Prince,Sailor,Race Car Driver,Pilot,Liked to Marry
Full name Birabongse Bhanudej Bhanubandh
Used name Birabongse, Prince Bhanubandh
Original name พีรพงศ์ ภาณุเดช
Other names B. Bira, Prince Bira
Born 15 July 1914; Krung Thep (Bangkok) (THA)
Died 24 December 1985; London, Greater London (GBR)
|1956 Summer||Sailing||2-Person Keelboat||Luang Pradiyat Navayudh||12|
|1960 Summer||Sailing||2-Person Keelboat||Boonpuen Chomvith||19|
|1964 Summer||Sailing||3-Person Keelboat||Linglom (boat)||22|
|1972 Summer||Sailing||2-Person Keelboat||Paitane Chulgatuppa||21|
A grandson of King Mongkut, loosely portrayed in “The King and I” and “Anna and the King,” His Serene Highness Prince Birabongse Bhanudej Bhanubandh of Siam was educated at Eton and Cambridge. His mother died when he was only 4-years-old, and his father died while he was at Eton, leaving him an orphan. He moved in with a cousin in London, Prince Chula, and was accepted for Trinity College at Cambridge, but never graduated.
Prince Bira became involved in automobile racing in the 1930s, and singlehandedly established Thailand’s racing colors. Initially competing under the pseudonym of “B. Bira”, Bhanudej became best known as Prince Bira. Between 1950 and 1954, he competed in 19 Formula One World Championship races, scoring championship points on three occasions for a career total of eight. His best result was in the 1950 Swiss Grand Prix, in which he finished fourth in a Maserati. No other southeastern Asian driver would compete in Formula One until 2001 when Malaysian Alex Yoong raced for Minardi. Prince Bira also raced with some success in British rally cars.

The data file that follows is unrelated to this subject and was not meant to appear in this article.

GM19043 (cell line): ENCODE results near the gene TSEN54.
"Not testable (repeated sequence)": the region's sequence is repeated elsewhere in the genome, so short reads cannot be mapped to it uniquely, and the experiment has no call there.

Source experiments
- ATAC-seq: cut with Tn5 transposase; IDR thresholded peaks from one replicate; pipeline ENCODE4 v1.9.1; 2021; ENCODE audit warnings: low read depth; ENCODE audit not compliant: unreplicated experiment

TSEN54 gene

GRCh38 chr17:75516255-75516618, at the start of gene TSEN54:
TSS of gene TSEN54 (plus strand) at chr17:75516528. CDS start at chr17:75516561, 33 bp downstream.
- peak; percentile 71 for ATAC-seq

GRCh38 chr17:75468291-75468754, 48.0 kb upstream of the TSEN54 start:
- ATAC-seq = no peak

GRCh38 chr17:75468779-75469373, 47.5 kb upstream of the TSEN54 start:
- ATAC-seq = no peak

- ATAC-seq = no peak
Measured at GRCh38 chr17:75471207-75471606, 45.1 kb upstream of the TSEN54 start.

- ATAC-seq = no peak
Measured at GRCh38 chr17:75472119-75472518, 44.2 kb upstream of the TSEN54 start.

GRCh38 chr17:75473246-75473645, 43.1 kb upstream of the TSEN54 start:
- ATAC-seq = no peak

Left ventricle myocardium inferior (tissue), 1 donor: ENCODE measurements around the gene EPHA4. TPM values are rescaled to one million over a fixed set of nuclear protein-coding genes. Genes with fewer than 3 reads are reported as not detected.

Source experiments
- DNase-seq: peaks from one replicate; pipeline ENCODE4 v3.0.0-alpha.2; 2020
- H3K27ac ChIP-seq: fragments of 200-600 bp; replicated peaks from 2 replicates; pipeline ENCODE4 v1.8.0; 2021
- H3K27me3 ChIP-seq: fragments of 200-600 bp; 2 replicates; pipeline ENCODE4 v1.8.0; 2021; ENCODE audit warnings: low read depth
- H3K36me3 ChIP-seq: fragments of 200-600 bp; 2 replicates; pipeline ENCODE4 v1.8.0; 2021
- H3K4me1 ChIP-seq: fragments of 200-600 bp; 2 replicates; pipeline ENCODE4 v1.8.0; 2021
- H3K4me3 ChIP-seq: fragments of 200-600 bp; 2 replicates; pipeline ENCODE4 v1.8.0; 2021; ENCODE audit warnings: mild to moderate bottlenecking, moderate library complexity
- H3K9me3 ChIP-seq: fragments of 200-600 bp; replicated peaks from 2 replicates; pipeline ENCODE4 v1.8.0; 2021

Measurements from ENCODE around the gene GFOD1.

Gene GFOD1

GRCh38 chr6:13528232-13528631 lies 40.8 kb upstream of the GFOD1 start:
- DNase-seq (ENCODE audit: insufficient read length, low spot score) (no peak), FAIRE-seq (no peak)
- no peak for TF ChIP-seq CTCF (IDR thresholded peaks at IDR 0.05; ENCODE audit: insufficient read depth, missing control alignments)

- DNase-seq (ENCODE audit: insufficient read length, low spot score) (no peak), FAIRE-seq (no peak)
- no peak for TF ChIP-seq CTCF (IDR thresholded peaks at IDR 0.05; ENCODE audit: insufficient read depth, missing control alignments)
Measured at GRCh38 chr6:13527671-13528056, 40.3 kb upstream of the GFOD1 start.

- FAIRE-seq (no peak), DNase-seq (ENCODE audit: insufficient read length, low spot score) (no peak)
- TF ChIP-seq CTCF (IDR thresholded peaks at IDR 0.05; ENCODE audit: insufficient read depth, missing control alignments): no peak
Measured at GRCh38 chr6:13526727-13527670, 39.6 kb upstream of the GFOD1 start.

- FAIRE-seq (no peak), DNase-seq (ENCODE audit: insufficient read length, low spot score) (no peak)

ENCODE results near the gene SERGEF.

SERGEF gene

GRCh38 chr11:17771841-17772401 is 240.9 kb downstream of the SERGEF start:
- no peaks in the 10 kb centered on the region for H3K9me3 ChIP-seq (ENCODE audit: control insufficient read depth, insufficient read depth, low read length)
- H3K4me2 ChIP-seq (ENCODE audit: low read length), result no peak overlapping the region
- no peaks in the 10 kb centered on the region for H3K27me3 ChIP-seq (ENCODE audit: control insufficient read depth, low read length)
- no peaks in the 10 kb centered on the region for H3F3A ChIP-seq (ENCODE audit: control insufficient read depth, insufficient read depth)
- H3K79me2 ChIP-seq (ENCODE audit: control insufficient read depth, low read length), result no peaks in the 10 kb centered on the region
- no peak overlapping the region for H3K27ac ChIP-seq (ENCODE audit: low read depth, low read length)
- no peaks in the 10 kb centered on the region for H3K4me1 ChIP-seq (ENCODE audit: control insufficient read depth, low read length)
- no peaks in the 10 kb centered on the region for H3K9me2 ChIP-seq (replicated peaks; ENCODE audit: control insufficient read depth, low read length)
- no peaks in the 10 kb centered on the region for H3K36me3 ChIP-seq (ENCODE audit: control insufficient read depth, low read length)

Returning to Thailand in 1955, Prince Bira switched attention to a different hobby: sailing. He represented his country four times at the Olympics, although never with any significant success. Prince Bira was also instrumental in getting the Fireball World Championships to Thailand in 1978. In addition to race car driving and sailing, he was also an excellent pilot, both of gliders and motorized planes, and once flew his own two-engine plane from London to Bangkok.
Bira, who died of a heart attack in the London Underground in 1985, is remembered for his exploits by the Bira International Circuit outside Pattaya, and the Prince Bira Memorial Regatta, held since 1990. Prince Bira was married six times, twice to the same woman, Ceril Heycock, or the Princess Ceril Birabongse. They were married from 1938-49 and in what must be some sort of record, after 4 more wives, they were married again 34 years later, in 1983.